As the co-founder and frontman of legendary heartland rockers the BoDeans, Sam Llanas built a deep catalog of singalong Americana rock anthems along with many darker, more pensive songs. Like any good songwriter, Llanas can evoke pretty much any emotion he wants. Yet even on his most upbeat upbeat hits with the band – She’s a Runaway, Still the Night, Feed the Fire, etc. – there was usually some undercurrent of unease. That came to the forefront in Absinthe, Llanas’ 1999 side project which released a single, riveting concept album, A Good Day to Die, a haunting series of songs inspired by the suicide of his older brother. Llanas waited til late last year before releasing his first album under his own name, the aptly titled 4 AM: he’s playing songs from it tonight, Sept 11 at 10 at Zirzamin, tomorrow the 12th at 8 PM at the small room at the Rockwood and then Monday the 17th at 8 at Iridium.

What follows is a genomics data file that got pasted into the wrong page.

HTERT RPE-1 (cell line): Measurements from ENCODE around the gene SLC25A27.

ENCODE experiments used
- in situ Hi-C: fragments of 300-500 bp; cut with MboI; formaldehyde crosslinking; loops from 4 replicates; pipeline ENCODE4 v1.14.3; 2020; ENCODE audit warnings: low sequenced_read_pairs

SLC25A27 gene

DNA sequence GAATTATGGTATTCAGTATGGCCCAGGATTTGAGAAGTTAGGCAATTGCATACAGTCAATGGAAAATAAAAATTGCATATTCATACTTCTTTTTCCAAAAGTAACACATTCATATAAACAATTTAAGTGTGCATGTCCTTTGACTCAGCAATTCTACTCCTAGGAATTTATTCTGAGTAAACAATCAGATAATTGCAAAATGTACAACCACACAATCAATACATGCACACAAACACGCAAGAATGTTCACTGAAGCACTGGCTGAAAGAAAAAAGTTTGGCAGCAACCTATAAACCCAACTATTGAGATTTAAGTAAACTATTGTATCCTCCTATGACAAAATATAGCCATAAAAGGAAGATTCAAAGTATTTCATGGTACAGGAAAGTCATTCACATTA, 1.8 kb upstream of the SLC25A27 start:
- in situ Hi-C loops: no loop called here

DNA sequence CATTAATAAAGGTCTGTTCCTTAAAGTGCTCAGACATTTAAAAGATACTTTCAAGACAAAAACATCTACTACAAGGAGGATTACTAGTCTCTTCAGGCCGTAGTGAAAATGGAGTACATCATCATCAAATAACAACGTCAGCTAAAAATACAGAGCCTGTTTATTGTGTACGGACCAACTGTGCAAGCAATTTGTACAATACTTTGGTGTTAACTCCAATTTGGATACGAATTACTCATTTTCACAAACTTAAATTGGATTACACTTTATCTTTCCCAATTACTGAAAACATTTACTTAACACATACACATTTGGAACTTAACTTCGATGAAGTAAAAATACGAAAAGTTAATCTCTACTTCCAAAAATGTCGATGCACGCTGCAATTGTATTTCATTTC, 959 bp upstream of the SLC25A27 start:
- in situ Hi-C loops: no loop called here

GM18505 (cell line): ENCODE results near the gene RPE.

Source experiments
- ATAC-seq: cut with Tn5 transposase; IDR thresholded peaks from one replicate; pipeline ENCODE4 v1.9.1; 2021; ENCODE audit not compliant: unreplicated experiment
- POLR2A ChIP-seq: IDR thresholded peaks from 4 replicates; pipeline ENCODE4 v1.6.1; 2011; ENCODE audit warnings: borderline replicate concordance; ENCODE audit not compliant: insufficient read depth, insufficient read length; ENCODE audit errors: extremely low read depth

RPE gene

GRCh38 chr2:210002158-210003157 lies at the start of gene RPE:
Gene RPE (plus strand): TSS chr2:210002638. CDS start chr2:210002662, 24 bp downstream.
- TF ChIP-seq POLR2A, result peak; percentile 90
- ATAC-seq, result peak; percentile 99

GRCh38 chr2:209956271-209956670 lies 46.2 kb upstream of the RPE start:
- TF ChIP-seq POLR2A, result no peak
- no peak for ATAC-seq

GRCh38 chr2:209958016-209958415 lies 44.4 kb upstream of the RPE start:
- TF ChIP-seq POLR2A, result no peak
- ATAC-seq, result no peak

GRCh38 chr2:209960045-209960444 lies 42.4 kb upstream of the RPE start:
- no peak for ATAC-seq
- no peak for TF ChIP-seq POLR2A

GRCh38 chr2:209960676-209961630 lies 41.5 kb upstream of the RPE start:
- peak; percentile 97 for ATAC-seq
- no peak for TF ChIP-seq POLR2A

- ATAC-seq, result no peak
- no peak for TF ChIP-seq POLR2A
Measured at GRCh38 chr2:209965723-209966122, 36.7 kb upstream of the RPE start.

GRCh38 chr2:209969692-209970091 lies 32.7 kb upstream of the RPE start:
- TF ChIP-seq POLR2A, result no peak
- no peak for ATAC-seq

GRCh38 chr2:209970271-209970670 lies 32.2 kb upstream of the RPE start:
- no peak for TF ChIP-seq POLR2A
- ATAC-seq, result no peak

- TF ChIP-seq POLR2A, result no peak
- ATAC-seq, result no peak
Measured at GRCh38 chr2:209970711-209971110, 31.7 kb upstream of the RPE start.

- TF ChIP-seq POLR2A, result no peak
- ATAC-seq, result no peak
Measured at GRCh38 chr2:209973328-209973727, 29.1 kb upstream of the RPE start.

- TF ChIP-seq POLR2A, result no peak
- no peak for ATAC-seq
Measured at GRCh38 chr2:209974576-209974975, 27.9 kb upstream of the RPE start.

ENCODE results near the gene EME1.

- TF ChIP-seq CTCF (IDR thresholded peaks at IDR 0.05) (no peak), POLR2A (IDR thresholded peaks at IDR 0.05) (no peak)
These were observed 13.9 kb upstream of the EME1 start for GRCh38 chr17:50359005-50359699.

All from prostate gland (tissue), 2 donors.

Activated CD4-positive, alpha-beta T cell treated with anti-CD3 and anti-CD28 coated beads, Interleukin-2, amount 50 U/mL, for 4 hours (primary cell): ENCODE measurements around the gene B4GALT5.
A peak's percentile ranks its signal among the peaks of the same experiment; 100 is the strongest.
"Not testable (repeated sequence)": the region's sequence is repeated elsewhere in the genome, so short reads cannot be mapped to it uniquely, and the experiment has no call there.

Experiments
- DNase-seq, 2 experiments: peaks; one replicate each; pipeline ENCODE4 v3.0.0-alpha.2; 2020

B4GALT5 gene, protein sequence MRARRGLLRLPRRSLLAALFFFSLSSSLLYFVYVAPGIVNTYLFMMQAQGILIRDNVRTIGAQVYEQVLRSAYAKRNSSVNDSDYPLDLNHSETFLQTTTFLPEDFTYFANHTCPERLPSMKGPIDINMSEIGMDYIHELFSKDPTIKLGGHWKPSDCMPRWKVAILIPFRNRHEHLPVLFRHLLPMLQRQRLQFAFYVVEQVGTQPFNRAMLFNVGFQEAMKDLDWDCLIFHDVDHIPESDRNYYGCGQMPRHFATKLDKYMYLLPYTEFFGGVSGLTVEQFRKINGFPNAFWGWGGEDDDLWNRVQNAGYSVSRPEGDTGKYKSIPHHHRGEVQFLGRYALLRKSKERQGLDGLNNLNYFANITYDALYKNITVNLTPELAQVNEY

“I poured a small bourbon and water, and toasted the Clash,” Llanas sang on Cold Winter’s Day, one of the BoDeans most evocative nocturnes. That same atmosphere pervades the solo record, right down to the inside cd booklet shot of Llanas reclining in murky half-light, glass in hand, revisiting the ghosts of the past. Where he really nails the atmosphere is less with the spare, mostly acoustic insrumentation than with the vocals: instead of going down into his raw, emotionally charged baritone, he goes way up to the top of his register for a breathy, sometimes raspy, soulful timbre. Who knew he had that kind of range! While he’s still writing in an Americana rock vein, this is his soul record: there are hints of 70s artists like William Bell in his casually imploring, emotionally-charged vocals. Llanas plays acoustic guitar, backed tersely and tastefully by band of mostly fellow Milwaukeeans including guitarist Terry Vittone, bassist Matt Turner, Bukka Allen of the BoDeans on accordion, percussionist Ryan Schiedermayer and the one-man string section of Gary Tanin.